The New York State Senate today passed legislation that would increase penalties for unlawful high-speed car racing. Michelle and Jordan’s Law (S3732), sponsored by Senator Andrew Lanza (R-C-I, Staten Island), stems from tragic crashes involving suspected drag racing at excessive speeds which killed a 17-year-old Staten Island girl and a 5-year-old Queens boy.
Senator Lanza, Vice-Chair of the Codes Committee, said: “Cars driven by reckless or inexperienced drivers all too often become deadly weapons. Sadly, statistics prove that too many young drivers lose their lives on our roads every year and many engage in illegal drag racing or similarly dangerous activities. This bill would protect and save the lives of our young drivers, their friends, and the innocent bystanders who are often harmed or even killed by unlawful high-speed car racing.”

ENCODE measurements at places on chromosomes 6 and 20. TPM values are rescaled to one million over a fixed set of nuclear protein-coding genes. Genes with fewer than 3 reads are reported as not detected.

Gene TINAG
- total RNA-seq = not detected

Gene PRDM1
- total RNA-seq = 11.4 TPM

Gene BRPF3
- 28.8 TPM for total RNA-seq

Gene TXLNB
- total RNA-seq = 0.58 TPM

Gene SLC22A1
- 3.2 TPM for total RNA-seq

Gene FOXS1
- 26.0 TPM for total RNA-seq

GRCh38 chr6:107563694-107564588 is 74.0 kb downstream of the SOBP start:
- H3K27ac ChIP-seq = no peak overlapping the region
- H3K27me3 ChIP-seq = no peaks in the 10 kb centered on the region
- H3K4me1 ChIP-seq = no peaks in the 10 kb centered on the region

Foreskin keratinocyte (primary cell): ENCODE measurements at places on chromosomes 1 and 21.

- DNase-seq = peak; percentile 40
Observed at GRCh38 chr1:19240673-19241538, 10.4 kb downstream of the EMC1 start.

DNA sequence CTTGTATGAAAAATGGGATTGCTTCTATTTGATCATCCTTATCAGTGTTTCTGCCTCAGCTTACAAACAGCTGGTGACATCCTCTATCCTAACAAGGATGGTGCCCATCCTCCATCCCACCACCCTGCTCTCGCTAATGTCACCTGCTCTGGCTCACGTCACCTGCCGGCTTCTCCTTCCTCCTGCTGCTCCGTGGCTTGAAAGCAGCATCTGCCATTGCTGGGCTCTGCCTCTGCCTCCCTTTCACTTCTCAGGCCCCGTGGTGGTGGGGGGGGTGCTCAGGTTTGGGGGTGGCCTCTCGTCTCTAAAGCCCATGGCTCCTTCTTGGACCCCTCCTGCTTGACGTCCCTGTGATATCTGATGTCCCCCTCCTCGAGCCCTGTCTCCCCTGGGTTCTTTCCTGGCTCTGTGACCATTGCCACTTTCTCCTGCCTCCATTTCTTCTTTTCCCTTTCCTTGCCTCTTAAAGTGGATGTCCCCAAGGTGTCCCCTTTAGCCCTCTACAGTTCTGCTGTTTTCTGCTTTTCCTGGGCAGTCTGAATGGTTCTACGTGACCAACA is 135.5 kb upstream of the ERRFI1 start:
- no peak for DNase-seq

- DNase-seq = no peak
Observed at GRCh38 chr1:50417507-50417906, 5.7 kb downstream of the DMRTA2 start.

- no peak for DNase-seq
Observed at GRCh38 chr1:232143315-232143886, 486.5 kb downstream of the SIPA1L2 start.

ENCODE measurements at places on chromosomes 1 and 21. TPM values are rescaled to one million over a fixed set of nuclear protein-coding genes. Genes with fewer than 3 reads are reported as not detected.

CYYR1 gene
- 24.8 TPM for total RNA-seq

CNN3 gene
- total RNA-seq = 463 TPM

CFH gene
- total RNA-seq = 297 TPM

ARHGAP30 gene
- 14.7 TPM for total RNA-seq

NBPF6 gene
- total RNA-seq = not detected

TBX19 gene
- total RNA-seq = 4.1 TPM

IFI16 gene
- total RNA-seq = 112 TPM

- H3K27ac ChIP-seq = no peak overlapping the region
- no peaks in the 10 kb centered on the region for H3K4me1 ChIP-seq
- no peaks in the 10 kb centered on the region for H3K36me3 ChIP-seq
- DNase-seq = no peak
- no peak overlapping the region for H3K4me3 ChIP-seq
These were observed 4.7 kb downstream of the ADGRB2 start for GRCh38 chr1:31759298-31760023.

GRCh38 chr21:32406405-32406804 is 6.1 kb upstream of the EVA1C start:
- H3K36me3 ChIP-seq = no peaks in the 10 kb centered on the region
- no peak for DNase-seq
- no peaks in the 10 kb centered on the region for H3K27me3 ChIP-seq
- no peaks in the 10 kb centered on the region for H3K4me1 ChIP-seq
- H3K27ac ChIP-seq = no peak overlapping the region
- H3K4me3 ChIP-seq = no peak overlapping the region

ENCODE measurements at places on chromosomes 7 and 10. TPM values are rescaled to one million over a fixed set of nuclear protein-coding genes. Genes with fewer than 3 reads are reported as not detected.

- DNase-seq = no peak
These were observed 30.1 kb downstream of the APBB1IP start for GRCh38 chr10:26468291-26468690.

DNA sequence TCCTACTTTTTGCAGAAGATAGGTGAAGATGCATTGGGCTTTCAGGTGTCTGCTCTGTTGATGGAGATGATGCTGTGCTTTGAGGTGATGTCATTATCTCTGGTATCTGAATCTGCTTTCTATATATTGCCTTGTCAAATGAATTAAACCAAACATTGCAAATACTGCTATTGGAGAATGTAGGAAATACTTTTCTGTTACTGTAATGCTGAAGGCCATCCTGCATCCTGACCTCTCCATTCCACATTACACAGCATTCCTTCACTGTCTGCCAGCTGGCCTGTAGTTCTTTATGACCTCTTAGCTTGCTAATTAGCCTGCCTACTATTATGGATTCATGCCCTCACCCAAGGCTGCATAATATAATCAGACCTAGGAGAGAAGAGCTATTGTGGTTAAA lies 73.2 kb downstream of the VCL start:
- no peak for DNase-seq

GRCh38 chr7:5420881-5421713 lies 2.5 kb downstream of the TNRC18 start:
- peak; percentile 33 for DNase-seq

The measure passed today would help reduce speed-related fatalities by increasing the penalties for unlawful speed contests and races. Studies have found that speeding increases the likelihood and severity of a car crashes. The faster a vehicle is moving, the less time the driver has to react to a hazard and less time that other road users can react to that vehicle. A speeding vehicle requires more time and distance to stop and is harder to control.
In 2007, 17-year-old Michelle Arout of Staten Island was killed when a group of friends were involved in a high-speed car race. As the car she was in reached 95 mph, the driver lost control, slammed into the other car, then smashed into a metal post -- slicing the car in two. Michelle died and her boyfriend was critically injured.
In 2008, 5-year-old Jordan McLean of Queens was thrown from his aunt’s SUV and killed after their vehicle was struck by a suspected drag racer. Jordan and his aunt were driving on a known drag racing hot spot when two cars faced them head-on. After colliding with one car, the other drove off and did not return, and the passengers of the car that hit them fled the scene.
The bill will be sent to the Assembly.